Improving Wetware

Because technology is never the issue

Back to the future (again)

Posted by Pete McBreen 02 Dec 2015 at 20:27

Delving into the archives, Leslie Lamport wrote about the Future of Computing back in 2003. There are still too many programs that are not understood fully by their developers or maintainers.

Firefox is going to lose a lot of developers (and users)

Posted by Pete McBreen 25 Nov 2015 at 19:01

Somehow or other the Firefox community has convinced itself that scanning add-ons for vulnerabilities and malware is a good idea. Luckily Dan Stillman the developer of Zotero called them out on it pointing out that it is just Security Theater.

Firefox has always had lots of really large extensions, but by deciding that they must be signed and reviewed, the Firefox community has just committed itself to a LOT of extra work reviewing the extensions. Hence the dumb idea of scanning to see if there is anything malicious in it. Now that is an arms race that is going to be lost. The guys in the AdBlock game know that, a continual game of whack a mole. Actively developed extensions like Zotero really lose out because a manual review of a large codebase takes a long time, and scanning is insufficient (as the above link describes, it is easy to create an add-on that passes scanning and does nasty things).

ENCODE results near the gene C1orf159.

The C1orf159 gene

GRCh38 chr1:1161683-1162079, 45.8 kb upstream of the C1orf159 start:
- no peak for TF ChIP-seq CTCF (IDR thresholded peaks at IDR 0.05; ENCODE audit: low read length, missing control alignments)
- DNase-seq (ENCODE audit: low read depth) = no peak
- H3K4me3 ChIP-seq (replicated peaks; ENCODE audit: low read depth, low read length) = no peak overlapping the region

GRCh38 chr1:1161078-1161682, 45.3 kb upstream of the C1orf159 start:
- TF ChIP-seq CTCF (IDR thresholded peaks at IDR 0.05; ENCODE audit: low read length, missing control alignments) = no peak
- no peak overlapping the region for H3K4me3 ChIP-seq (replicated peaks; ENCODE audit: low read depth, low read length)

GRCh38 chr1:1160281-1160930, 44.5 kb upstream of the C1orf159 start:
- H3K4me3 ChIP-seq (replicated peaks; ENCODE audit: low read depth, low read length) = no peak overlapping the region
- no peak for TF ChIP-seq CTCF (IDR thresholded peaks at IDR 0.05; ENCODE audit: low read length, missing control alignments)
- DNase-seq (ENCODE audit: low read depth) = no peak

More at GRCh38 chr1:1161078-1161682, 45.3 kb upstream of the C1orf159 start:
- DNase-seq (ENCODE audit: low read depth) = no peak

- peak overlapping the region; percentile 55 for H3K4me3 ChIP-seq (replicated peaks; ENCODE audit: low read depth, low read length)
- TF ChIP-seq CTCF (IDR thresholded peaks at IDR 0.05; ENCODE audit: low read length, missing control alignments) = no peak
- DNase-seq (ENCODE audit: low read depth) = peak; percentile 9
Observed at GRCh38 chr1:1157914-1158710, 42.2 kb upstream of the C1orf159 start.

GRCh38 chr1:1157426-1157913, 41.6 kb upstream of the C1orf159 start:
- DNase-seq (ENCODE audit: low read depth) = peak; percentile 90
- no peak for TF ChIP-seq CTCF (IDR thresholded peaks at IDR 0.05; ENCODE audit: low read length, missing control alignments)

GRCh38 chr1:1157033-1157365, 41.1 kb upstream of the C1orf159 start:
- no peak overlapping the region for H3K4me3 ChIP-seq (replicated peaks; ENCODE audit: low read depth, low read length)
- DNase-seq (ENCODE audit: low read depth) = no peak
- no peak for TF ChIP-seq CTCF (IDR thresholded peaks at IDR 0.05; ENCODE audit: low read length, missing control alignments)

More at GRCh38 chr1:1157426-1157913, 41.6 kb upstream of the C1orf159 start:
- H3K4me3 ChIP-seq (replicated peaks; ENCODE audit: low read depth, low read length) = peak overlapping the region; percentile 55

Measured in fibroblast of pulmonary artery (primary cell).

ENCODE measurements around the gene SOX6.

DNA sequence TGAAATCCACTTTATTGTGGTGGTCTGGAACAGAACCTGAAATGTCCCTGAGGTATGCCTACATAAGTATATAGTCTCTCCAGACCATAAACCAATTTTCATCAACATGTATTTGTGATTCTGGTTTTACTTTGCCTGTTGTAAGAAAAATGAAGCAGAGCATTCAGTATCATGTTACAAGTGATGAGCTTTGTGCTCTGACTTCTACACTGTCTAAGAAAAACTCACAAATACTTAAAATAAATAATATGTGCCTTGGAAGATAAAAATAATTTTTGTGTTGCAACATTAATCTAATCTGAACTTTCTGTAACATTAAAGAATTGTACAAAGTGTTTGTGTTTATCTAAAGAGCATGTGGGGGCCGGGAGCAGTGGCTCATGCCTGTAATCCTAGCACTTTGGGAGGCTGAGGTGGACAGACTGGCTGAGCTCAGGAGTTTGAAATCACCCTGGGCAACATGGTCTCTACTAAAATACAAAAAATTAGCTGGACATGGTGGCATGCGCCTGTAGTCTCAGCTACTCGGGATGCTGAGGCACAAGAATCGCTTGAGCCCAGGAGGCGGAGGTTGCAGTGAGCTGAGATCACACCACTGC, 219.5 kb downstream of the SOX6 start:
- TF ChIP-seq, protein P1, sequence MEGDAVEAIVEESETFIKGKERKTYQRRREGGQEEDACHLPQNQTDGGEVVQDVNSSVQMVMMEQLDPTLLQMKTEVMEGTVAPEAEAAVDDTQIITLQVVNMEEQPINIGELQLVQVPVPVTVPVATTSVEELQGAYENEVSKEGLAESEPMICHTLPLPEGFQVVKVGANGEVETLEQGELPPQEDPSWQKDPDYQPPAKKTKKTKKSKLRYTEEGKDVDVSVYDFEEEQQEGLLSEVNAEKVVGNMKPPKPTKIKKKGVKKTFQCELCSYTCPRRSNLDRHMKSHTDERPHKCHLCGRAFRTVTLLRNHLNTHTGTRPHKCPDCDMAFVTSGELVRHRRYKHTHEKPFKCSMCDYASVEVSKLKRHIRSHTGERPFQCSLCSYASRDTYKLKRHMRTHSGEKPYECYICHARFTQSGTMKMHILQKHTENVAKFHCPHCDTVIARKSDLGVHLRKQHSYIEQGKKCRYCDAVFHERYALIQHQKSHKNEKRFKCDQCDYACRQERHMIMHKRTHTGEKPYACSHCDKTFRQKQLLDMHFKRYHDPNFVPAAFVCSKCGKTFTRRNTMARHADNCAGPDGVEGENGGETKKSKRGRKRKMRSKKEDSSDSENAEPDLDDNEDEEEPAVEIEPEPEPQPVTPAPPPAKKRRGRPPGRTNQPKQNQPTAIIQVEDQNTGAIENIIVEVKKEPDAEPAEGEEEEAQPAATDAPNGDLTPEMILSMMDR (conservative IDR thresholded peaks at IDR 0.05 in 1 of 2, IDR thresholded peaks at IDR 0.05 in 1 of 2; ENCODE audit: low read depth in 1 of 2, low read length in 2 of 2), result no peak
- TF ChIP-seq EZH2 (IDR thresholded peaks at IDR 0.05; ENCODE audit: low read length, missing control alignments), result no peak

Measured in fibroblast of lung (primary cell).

Breaking news...programmers are not engineers

Posted by Pete McBreen 07 Nov 2015 at 15:59

The Atlantic just realized that programmers are not engineers

Sorry to break it to them, but this has been a topic of conversation long before I wrote the book Software Craftsmanship, which was published nearly 15 years ago.